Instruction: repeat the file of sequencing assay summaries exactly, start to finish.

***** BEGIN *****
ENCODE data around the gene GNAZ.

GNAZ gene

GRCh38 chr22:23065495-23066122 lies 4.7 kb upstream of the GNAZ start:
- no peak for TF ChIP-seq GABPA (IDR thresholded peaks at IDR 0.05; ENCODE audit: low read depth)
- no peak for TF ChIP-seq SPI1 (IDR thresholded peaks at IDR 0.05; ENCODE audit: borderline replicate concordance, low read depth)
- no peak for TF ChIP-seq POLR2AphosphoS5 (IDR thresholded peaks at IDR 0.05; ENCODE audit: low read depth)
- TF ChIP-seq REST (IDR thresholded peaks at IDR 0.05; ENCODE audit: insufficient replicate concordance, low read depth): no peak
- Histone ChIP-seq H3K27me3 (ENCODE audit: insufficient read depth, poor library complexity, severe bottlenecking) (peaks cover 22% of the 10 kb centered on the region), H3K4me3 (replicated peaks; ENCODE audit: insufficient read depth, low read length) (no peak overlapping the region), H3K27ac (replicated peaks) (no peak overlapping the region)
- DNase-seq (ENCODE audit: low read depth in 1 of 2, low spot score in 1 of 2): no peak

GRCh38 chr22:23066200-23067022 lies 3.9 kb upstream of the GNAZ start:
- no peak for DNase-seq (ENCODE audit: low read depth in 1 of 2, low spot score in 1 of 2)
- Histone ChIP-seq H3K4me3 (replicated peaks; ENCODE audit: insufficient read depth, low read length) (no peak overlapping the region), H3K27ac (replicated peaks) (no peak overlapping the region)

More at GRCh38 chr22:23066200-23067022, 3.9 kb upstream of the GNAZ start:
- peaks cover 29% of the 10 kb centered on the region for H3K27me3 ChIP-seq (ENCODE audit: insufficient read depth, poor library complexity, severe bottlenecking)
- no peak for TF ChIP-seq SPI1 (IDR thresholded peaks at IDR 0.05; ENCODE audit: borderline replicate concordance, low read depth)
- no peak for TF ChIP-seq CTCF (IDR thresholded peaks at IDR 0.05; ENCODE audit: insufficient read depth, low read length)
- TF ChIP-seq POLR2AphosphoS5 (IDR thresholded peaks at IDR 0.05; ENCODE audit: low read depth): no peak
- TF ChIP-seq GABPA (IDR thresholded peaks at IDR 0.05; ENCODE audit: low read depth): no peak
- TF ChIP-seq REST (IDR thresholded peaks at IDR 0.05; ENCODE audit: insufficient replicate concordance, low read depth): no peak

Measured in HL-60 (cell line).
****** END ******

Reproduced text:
ENCODE data around the gene GNAZ.

GNAZ gene

GRCh38 chr22:23065495-23066122 lies 4.7 kb upstream of the GNAZ start:
- no peak for TF ChIP-seq GABPA (IDR thresholded peaks at IDR 0.05; ENCODE audit: low read depth)
- no peak for TF ChIP-seq SPI1 (IDR thresholded peaks at IDR 0.05; ENCODE audit: borderline replicate concordance, low read depth)
- no peak for TF ChIP-seq POLR2AphosphoS5 (IDR thresholded peaks at IDR 0.05; ENCODE audit: low read depth)
- TF ChIP-seq REST (IDR thresholded peaks at IDR 0.05; ENCODE audit: insufficient replicate concordance, low read depth): no peak
- Histone ChIP-seq H3K27me3 (ENCODE audit: insufficient read depth, poor library complexity, severe bottlenecking) (peaks cover 22% of the 10 kb centered on the region), H3K4me3 (replicated peaks; ENCODE audit: insufficient read depth, low read length) (no peak overlapping the region), H3K27ac (replicated peaks) (no peak overlapping the region)
- DNase-seq (ENCODE audit: low read depth in 1 of 2, low spot score in 1 of 2): no peak

GRCh38 chr22:23066200-23067022 lies 3.9 kb upstream of the GNAZ start:
- no peak for DNase-seq (ENCODE audit: low read depth in 1 of 2, low spot score in 1 of 2)
- Histone ChIP-seq H3K4me3 (replicated peaks; ENCODE audit: insufficient read depth, low read length) (no peak overlapping the region), H3K27ac (replicated peaks) (no peak overlapping the region)

More at GRCh38 chr22:23066200-23067022, 3.9 kb upstream of the GNAZ start:
- peaks cover 29% of the 10 kb centered on the region for H3K27me3 ChIP-seq (ENCODE audit: insufficient read depth, poor library complexity, severe bottlenecking)
- no peak for TF ChIP-seq SPI1 (IDR thresholded peaks at IDR 0.05; ENCODE audit: borderline replicate concordance, low read depth)
- no peak for TF ChIP-seq CTCF (IDR thresholded peaks at IDR 0.05; ENCODE audit: insufficient read depth, low read length)
- TF ChIP-seq POLR2AphosphoS5 (IDR thresholded peaks at IDR 0.05; ENCODE audit: low read depth): no peak
- TF ChIP-seq GABPA (IDR thresholded peaks at IDR 0.05; ENCODE audit: low read depth): no peak
- TF ChIP-seq REST (IDR thresholded peaks at IDR 0.05; ENCODE audit: insufficient replicate concordance, low read depth): no peak

Measured in HL-60 (cell line).